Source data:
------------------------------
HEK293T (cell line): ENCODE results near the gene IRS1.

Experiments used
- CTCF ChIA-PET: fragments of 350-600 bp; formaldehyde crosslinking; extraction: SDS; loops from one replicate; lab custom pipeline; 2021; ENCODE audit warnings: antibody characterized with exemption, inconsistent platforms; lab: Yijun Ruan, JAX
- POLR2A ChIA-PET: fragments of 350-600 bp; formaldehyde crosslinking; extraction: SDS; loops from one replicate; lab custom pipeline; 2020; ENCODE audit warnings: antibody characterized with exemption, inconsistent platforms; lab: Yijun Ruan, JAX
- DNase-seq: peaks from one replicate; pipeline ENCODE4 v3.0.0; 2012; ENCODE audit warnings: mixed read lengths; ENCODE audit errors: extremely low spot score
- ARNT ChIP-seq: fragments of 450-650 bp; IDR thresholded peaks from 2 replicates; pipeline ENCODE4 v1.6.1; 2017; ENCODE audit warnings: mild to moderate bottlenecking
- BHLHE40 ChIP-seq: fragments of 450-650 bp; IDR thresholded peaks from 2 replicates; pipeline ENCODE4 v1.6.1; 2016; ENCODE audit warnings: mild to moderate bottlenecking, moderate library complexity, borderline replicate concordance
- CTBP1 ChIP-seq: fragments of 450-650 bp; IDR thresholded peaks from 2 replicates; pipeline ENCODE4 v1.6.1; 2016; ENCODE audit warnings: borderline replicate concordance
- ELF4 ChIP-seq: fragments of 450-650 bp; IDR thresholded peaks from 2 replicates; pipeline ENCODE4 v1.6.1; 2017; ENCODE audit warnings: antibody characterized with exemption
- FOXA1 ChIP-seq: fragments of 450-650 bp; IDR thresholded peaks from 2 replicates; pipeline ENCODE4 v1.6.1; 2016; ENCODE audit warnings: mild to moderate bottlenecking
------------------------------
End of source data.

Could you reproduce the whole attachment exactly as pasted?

HEK293T (cell line): ENCODE results near the gene IRS1.

Experiments used
- CTCF ChIA-PET: fragments of 350-600 bp; formaldehyde crosslinking; extraction: SDS; loops from one replicate; lab custom pipeline; 2021; ENCODE audit warnings: antibody characterized with exemption, inconsistent platforms; lab: Yijun Ruan, JAX
- POLR2A ChIA-PET: fragments of 350-600 bp; formaldehyde crosslinking; extraction: SDS; loops from one replicate; lab custom pipeline; 2020; ENCODE audit warnings: antibody characterized with exemption, inconsistent platforms; lab: Yijun Ruan, JAX
- DNase-seq: peaks from one replicate; pipeline ENCODE4 v3.0.0; 2012; ENCODE audit warnings: mixed read lengths; ENCODE audit errors: extremely low spot score
- ARNT ChIP-seq: fragments of 450-650 bp; IDR thresholded peaks from 2 replicates; pipeline ENCODE4 v1.6.1; 2017; ENCODE audit warnings: mild to moderate bottlenecking
- BHLHE40 ChIP-seq: fragments of 450-650 bp; IDR thresholded peaks from 2 replicates; pipeline ENCODE4 v1.6.1; 2016; ENCODE audit warnings: mild to moderate bottlenecking, moderate library complexity, borderline replicate concordance
- CTBP1 ChIP-seq: fragments of 450-650 bp; IDR thresholded peaks from 2 replicates; pipeline ENCODE4 v1.6.1; 2016; ENCODE audit warnings: borderline replicate concordance
- ELF4 ChIP-seq: fragments of 450-650 bp; IDR thresholded peaks from 2 replicates; pipeline ENCODE4 v1.6.1; 2017; ENCODE audit warnings: antibody characterized with exemption
- FOXA1 ChIP-seq: fragments of 450-650 bp; IDR thresholded peaks from 2 replicates; pipeline ENCODE4 v1.6.1; 2016; ENCODE audit warnings: mild to moderate bottlenecking